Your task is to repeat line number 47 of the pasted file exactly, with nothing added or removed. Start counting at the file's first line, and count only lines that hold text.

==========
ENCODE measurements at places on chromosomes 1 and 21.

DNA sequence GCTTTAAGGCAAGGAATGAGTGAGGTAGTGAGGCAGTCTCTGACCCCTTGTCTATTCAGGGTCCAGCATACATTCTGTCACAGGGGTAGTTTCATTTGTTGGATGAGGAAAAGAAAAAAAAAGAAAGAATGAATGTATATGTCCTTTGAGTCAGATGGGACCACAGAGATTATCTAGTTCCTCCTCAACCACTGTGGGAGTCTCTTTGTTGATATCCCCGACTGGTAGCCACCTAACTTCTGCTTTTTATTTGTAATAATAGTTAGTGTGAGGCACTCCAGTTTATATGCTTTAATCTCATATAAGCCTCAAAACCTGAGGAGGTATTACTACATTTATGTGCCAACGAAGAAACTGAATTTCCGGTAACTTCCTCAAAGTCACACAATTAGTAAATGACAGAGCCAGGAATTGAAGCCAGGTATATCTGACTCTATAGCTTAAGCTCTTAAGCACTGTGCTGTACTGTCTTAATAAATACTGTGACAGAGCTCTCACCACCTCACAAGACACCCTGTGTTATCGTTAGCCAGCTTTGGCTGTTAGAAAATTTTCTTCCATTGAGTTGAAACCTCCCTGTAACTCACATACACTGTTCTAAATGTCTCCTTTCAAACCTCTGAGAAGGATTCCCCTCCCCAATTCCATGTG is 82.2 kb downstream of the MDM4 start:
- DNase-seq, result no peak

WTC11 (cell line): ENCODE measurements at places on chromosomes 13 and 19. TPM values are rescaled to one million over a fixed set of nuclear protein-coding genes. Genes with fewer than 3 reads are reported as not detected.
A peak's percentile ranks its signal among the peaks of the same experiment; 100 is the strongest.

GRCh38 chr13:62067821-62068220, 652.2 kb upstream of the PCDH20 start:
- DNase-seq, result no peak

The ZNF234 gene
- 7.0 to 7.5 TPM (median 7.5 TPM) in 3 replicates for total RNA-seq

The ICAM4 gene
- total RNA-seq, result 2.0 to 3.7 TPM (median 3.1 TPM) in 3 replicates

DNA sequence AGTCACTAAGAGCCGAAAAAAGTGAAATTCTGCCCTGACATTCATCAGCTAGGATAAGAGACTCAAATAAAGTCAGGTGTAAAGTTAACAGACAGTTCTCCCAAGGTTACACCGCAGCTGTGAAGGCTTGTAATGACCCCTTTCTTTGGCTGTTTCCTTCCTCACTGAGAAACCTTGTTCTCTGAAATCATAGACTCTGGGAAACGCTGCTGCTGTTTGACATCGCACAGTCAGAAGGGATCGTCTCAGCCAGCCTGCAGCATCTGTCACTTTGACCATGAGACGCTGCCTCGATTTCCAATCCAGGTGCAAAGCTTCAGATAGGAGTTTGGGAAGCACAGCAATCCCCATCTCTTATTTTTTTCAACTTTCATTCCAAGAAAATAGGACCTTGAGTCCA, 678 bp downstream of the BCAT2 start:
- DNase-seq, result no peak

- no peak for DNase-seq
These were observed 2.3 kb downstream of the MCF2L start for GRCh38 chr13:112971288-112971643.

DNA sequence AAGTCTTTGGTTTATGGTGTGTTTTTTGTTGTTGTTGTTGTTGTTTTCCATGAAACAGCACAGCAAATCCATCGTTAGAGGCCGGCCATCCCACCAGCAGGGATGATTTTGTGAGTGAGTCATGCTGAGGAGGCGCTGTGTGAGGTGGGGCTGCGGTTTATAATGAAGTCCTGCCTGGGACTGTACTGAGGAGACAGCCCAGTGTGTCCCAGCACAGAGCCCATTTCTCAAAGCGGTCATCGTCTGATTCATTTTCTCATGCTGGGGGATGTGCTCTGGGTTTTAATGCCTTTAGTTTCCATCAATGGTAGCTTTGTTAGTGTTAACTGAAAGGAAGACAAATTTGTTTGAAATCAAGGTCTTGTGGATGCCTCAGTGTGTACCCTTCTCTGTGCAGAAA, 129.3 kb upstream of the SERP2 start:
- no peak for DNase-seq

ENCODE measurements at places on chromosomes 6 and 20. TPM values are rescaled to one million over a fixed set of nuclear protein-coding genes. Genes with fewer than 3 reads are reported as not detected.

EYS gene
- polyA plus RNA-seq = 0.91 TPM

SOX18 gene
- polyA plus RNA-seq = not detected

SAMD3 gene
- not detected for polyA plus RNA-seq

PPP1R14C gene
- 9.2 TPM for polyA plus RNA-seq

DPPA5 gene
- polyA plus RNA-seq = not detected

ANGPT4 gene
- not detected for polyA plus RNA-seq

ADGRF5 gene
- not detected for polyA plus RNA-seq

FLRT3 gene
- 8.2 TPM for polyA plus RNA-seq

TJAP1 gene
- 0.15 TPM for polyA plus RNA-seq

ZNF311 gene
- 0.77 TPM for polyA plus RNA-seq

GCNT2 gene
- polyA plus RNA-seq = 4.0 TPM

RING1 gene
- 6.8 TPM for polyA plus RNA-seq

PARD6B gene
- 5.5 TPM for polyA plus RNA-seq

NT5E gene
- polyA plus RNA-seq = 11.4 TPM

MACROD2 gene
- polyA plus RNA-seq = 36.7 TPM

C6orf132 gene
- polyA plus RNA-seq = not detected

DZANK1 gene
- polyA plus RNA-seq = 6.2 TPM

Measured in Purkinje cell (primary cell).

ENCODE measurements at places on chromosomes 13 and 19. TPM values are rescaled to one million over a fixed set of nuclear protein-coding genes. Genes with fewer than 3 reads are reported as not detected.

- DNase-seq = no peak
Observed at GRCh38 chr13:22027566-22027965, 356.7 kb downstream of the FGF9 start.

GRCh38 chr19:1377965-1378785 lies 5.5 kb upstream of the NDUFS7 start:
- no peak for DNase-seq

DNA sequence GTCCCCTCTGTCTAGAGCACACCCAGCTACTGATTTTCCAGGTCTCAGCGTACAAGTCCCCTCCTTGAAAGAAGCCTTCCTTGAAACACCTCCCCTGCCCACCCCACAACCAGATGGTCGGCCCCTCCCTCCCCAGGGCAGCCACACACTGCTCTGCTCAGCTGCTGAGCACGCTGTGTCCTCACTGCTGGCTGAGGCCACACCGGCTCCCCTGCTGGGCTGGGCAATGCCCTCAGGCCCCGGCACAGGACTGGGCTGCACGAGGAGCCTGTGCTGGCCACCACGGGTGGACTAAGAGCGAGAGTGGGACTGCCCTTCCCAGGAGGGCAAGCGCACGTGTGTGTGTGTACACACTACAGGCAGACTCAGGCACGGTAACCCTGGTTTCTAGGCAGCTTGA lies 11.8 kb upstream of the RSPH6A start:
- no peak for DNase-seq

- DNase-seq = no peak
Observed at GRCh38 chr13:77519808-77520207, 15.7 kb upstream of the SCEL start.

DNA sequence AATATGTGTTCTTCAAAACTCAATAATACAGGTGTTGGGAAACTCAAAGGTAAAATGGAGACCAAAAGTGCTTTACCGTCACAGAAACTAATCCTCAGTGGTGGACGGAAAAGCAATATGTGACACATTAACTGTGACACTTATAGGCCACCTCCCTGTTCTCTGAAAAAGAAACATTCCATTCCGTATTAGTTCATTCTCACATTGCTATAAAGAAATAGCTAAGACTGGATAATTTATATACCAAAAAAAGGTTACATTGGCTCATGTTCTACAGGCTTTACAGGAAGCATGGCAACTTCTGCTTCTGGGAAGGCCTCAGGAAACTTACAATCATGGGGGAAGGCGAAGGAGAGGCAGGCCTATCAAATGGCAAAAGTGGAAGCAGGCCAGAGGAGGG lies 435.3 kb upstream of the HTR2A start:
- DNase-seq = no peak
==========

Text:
MACROD2 gene